At independence in 1966, Botswana maintained its membership to the Rand Monetary Area (RMA), a regional monetary union composed of South Africa, Lesotho, Swaziland and the then South West Africa (now Namibia) that used the rand as a common currency; in turn, the rand was pegged to the US dollar. While South Africa, with a much larger economy, had a decisive influence on the exchange rate policy for the RMA, at the time the arrangement was considered appropriate for Botswana, given its limited resources. However, following subsequent economic and political developments, including the desire for more independent management of domestic economic policies, the authorities in Botswana became increasingly of the view that the country’s continued participation in the RMA was no longer desirable.
In August, 1976. Botswana formally withdrew from the RMA and introduced its own currency, the Pula, which was pegged to the US dollar at P1 = US$ 1.15. This was the same rate at which the rand was pegged to the US dollar, yielding initial parity with the rand. However, in April 1977, the Pula was revalued by 5 percent against the rand in a move aimed both at reducing imported inflationary pressures and at demonstrating the independence of the new currency.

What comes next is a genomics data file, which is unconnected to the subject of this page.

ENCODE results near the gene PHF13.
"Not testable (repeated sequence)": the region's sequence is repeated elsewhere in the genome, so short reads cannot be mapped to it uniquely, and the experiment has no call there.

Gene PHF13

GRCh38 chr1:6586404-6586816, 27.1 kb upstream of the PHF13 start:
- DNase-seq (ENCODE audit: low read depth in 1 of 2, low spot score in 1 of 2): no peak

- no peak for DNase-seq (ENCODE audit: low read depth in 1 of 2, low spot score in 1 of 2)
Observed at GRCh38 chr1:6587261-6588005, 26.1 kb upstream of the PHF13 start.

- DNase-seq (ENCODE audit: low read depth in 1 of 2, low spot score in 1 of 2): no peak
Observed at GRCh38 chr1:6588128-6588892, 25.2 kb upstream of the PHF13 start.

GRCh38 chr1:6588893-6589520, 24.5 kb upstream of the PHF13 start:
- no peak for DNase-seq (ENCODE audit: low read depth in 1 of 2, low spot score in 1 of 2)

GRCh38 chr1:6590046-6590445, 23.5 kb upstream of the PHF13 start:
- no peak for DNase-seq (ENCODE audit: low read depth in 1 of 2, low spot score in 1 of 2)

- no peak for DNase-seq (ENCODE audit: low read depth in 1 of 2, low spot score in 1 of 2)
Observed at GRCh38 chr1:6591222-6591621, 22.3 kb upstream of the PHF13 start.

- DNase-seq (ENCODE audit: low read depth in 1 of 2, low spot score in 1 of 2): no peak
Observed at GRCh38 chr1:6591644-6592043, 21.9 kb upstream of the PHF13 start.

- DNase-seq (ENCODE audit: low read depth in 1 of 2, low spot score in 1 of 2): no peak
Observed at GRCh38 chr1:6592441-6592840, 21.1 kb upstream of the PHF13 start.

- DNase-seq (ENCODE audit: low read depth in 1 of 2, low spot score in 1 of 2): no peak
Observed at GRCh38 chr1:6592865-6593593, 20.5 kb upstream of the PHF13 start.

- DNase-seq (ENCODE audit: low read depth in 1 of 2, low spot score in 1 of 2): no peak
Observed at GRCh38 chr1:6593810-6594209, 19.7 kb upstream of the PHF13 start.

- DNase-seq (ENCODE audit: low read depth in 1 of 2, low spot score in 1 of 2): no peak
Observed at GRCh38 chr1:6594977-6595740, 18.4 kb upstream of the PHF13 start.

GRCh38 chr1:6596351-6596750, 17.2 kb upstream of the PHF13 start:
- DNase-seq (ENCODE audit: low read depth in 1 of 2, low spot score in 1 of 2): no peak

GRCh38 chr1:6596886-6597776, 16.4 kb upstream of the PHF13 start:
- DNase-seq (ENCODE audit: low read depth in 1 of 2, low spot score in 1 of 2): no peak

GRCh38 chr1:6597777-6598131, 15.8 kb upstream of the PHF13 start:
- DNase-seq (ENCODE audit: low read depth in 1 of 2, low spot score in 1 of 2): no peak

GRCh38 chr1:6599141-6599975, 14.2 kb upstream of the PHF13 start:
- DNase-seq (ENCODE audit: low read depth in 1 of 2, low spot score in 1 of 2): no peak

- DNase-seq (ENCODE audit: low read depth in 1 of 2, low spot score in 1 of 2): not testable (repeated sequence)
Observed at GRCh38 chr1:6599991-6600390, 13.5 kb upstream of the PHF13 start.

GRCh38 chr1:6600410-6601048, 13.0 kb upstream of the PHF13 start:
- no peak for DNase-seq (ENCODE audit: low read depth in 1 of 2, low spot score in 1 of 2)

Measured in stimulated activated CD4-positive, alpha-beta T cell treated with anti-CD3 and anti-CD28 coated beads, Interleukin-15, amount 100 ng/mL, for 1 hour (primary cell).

The Pula remained pegged to the US dollar until June 1980, even though South Africa decided to introduce a managed float in January 1979 following the breakdown of the Bretton Woods system of fixed exchange rates. However, by June 1980, significant appreciation of the rand against the US dollar, due to the increase in gold prices, necessitated a change in strategy. In particular, the depreciation of the Pula against the rand, as the rand appreciated against the US dollar, caused inflation in Botswana to accelerate. To moderate the influence of developments in South Africa and achieve a more stable relationship of the Pula vis-à-vis the rand, the Pula was pegged to a basket of currencies comprising the rand and the SDR.
The choice of the peg currencies for the fixed Pula exchange rate was guided by trade patterns and the need to include the major currencies used in international trade and payments. A fixed peg regime was also considered appropriate for the relatively small, undiversified Botswana economy that was unlikely to sustain a floating currency. With a large inflow of foreign exchange from mineral exports, it was likely that the Pula, if allowed to float freely, would appreciate substantially, a manifestation of the so-called ‘Dutch Disease’ which, potentially, could be detrimental to industrial development and long-run growth prospects for the economy, where substantial mineral earnings would cause the exchange rate to appreciate to levels that diminish the competitiveness of other sectors.